Recently, a group of Israeli Jewish lobbyists have been trying to get the Knesset for the first time to declare Israel “a Jewish state.” And Israel’s Prime Minister Benjamin Netanyahu is demanding that in the U.S.-brokered peace process the Palestinian Authority acknowledge Israel as a Jewish state. Concerning Israel, he said in a speech this week, “This is the Jewish land. This is the Jewish state.” So, Netanyahu identifies the State of Israel with the land Israel possesses. (That land should not be confused with the land Israel took in the 1967 War the UN deems “occupied territories,” which includes the West Bank and East Jerusalem.)
The Palestinian Authority refuses to accept that Israel is a Jewish state because of an important element in the peace process negotiations, which is “the right of return.” It refers to the right of disenfranchised Palestinians, many of whom still remain as refugees in UN refugee camps, who lost their lands and homes during both the war in 1948-49 and 1967, much of which was in the land where the State of Israel resides.
Netanyahu is both right and wrong in saying that the land in which the State of Israel resides “is Jewish land.” He is right that the land in which the modern State of Israel resides has been Jewish land since its inception in 1948. But some of that land never belonged to the Jews’ ancestors during antiquity. What land? An expanded Gaza Strip. For example, the city of Gaza never belonged to the ancient Israelites. And the cities of Ashdod and Ashkelon, located on the coast between the Gaza Strip and Tel Aviv, have belonged to modern Israel since its inception. Yet they and Gaza were among the five major cities of the ancient Philistines, who were the arch rival of the ancient Israelites.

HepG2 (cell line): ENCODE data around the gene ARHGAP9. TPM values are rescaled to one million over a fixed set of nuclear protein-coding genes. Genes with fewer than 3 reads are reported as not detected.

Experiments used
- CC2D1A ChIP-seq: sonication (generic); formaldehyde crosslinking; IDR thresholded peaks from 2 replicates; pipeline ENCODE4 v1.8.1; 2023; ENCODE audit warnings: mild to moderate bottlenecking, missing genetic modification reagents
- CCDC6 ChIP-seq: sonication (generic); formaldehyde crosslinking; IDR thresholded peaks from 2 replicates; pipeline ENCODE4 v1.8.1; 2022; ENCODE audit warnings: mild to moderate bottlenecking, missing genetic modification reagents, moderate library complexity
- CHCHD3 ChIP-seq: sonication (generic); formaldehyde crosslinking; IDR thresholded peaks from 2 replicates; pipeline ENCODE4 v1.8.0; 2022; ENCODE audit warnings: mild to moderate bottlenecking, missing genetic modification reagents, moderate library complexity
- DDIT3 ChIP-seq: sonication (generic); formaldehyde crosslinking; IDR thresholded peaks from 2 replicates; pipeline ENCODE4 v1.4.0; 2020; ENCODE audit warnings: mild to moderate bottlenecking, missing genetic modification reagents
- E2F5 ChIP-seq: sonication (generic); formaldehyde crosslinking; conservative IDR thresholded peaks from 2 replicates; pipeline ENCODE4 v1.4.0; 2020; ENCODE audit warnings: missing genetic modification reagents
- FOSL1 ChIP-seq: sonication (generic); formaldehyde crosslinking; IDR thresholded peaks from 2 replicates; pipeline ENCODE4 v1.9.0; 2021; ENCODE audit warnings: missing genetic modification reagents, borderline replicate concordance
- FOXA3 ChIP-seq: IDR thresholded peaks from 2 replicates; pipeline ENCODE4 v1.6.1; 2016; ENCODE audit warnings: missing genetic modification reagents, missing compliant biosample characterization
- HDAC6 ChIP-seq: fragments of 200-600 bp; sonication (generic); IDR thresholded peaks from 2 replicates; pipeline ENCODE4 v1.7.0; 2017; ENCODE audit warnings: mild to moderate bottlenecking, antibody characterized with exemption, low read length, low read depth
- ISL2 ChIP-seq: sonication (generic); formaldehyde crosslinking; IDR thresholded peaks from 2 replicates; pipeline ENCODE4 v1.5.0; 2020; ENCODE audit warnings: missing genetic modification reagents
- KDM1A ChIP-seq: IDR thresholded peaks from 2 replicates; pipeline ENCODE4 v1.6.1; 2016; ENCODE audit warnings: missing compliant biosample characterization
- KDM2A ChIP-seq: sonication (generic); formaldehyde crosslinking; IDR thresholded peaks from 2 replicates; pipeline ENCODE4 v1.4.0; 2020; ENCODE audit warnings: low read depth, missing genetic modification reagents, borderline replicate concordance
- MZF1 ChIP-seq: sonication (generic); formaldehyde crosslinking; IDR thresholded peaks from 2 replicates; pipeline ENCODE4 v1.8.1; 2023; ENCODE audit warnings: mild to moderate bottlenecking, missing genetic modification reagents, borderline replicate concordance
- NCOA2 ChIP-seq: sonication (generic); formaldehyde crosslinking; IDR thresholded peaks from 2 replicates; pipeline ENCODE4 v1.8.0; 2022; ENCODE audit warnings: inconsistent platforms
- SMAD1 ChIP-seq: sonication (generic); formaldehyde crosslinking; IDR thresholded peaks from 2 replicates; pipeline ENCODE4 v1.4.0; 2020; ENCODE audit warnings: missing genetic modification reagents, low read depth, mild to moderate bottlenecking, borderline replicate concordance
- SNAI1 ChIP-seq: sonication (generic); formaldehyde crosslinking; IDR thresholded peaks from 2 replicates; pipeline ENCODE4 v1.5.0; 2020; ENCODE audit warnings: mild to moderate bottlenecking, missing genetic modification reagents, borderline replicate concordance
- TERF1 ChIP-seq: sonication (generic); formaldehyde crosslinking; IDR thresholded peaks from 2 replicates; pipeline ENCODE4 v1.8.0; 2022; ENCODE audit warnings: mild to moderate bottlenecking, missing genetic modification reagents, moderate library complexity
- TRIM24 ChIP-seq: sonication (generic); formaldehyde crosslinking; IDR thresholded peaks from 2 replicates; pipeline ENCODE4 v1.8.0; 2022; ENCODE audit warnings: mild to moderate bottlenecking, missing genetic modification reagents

This is significant because Israel’s Proclamation of Independence declares that Jews have a right to their “ancestral land.” And this three-page document seems to identify it with the ancient “land of Israel” (Eretz Yisrael). But Israeli leaders have always made the same mistake Netanyahu is making by claiming the ancient land of the Philistines as the Jews’ ancestral land.
- After the 1967 Six-Day War, Israeli officials asked U.S. President Lyndon Johnson to recognize Israel’s acquisition of the occupied territories as part of their state. He replied wisely, “You have never defined the borders of Israel” (p. 23).
- “[Menachem] Begin’s Likud platform included the following statement: ‘The right of the Jewish people to the land of Israel is eternal and indisputable…. Judaea and Samaria [West Bank] will not be handed to any foreign administration; between the [Mediterranean] sea and Jordan [River] there will only be Israeli sovereignty.’ Begin has always included the entire Plain of Philistia in his designation, ‘land of Israel'” (p. 27).
- “Menachem Begin once warned an Israeli Jewish audience against conceding that Israel is Palestine. ‘If this is Palestine,’ then it belongs to a people who lived here before you came.’ Exactly! If the word ‘Palestine’ designated only the Plain of Philistia, it would belong to the Palestinians because some of their ancestors [Philistines] lived there before the Hebrews came” (p. 183).
The third and fourth paragraphs of Chapter 1 in this book are as follows:
“Israeli leaders claim all of Palestine as the land of their forefathers. This is a mistake. The Hebrew Bible makes it clear: ancient Israel never possessed the land of the Philistines. It is here, in ancient Philistia, where the Palestinian state should be located. Indeed, the word ‘Palestine’ derives from ‘Philistine.’
“Moreover, the biblical prophets imply that the Palestinian state will be located in the Plain of Philistia as a revival of ancient Philistia.”